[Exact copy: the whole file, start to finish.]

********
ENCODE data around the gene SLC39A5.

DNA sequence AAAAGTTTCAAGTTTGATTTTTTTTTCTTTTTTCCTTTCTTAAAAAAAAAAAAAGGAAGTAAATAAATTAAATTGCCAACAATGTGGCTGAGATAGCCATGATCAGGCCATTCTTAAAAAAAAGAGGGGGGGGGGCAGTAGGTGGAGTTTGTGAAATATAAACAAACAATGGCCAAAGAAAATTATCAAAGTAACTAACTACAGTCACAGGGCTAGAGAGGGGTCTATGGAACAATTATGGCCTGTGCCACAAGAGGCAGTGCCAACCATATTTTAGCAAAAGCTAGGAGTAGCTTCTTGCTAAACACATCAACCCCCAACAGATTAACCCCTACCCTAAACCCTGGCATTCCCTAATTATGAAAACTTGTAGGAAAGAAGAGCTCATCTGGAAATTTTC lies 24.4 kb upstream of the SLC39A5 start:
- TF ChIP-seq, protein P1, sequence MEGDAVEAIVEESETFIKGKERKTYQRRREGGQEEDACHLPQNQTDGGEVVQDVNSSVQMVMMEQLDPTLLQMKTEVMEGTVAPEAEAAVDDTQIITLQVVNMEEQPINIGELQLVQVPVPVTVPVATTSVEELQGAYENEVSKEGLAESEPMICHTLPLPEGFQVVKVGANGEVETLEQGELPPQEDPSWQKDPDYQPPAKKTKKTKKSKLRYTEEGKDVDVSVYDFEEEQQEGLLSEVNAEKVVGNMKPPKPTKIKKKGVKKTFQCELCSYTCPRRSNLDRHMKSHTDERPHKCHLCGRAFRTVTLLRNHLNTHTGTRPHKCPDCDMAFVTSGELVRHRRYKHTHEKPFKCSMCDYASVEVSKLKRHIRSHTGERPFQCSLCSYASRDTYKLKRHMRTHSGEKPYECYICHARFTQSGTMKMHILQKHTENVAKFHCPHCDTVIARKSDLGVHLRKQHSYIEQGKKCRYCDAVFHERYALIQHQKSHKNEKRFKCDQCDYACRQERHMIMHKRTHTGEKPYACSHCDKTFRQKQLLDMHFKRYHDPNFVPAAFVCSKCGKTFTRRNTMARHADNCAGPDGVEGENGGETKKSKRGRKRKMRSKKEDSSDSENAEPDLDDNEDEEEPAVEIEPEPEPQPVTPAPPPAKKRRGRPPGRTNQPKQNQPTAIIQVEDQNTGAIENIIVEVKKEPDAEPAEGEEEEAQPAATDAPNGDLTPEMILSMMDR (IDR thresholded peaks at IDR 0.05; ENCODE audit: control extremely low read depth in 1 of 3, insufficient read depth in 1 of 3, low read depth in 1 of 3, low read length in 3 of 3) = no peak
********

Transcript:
ENCODE data around the gene SLC39A5.

DNA sequence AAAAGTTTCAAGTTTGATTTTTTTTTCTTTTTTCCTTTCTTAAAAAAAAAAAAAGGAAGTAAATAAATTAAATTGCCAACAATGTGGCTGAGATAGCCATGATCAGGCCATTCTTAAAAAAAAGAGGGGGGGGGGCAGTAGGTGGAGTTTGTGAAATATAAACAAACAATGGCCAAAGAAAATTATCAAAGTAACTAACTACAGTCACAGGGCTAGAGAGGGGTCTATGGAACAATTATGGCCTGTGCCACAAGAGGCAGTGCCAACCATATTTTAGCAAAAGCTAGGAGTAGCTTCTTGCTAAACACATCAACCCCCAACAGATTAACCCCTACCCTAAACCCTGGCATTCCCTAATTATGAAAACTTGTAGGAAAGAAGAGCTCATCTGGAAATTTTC lies 24.4 kb upstream of the SLC39A5 start:
- TF ChIP-seq, protein P1, sequence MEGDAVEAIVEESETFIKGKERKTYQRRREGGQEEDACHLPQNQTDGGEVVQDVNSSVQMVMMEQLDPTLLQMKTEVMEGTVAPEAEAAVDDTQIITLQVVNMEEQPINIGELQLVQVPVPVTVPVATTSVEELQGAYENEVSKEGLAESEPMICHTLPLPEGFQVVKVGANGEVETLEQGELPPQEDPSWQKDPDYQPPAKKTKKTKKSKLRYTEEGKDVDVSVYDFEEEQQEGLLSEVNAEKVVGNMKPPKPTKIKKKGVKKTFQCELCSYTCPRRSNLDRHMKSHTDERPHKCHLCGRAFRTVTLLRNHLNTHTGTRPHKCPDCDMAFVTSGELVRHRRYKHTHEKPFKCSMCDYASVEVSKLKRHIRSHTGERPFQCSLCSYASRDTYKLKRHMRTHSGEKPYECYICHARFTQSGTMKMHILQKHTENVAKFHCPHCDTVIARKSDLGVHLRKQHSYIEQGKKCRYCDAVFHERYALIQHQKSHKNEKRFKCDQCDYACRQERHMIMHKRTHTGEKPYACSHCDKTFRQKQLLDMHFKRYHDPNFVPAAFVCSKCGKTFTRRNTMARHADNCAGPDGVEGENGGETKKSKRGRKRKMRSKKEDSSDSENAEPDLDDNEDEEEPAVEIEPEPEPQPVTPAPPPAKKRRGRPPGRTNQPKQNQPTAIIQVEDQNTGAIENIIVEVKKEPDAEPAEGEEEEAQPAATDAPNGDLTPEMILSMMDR (IDR thresholded peaks at IDR 0.05; ENCODE audit: control extremely low read depth in 1 of 3, insufficient read depth in 1 of 3, low read depth in 1 of 3, low read length in 3 of 3) = no peak